Orange Breasted Falcon Update
Marta Curti— 30 June 2004 — in Orange-breasted Falcon Project Share
During one of our earlier visits this season, we were able to observe the male returning to the area with prey clutched in his large feet. He began to call and from some hole in the cliff face, the female responded. As we reached the shade, however, the light began to fade and we missed the food exchange that most likely would have revealed where this pair was nesting.
On our next visit, we arrived early and quickly located the male perched in a bare snag above the cliff. We waited as the sun rose, scanning the wall for the female. After a few hours of watching the male, who had not moved an inch, we spotted movement in a small hole just below where the male was perched. We quickly grabbed a scope and to our amazement and delight saw a young, three to four-week-old nestling gently flapping his delicate wings and looking out onto the world below! This discovery quickly set the wheels in motion and we began to plan to rappel to the nest the next day.
It was a vigorous, two-hour hike to the top of the cliff. We saw beautiful birds and even saw old pottery shards and human bones—remains of an old burial site. We scrambled up rock faces and slid down a few, all the while hoping to avoid coming into contact with the all-too-prevalent Poisonwood Tree that has been known to cause severe allergic reactions in those unlucky enough to touch one.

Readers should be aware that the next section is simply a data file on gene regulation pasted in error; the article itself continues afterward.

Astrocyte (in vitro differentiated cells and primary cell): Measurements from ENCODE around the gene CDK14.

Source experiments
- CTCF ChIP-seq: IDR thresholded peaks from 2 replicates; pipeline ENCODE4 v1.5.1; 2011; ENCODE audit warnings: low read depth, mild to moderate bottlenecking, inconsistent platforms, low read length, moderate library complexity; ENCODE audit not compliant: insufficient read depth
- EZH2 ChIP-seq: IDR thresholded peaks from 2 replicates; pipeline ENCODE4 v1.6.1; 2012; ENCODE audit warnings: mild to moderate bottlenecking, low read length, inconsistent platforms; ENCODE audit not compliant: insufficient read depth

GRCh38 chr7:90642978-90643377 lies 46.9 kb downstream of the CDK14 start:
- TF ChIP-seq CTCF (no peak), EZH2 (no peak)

A few weeks later, Angel and I returned to the site and were happy to see the young falcon, now a fledgling, flying side by side with his mother and, at least from our point of view, giving her a run for her money!
By the time Orange-breasted Falcon breeding season rolls around again, and Angel and I return to Belize, this young falcon will certainly have left the nest site and will be making his way in the world. Will he beat the odds (the mortality rate of juvenile raptors is high) and survive to adulthood? Will he discover unoccupied suitable territory with ample prey? Will he find a female and eventually produce offspring? We may never know the answers to these questions. But as I watch him travel swiftly through the sky under the careful watch of his mother, I, for one, feel hopeful.
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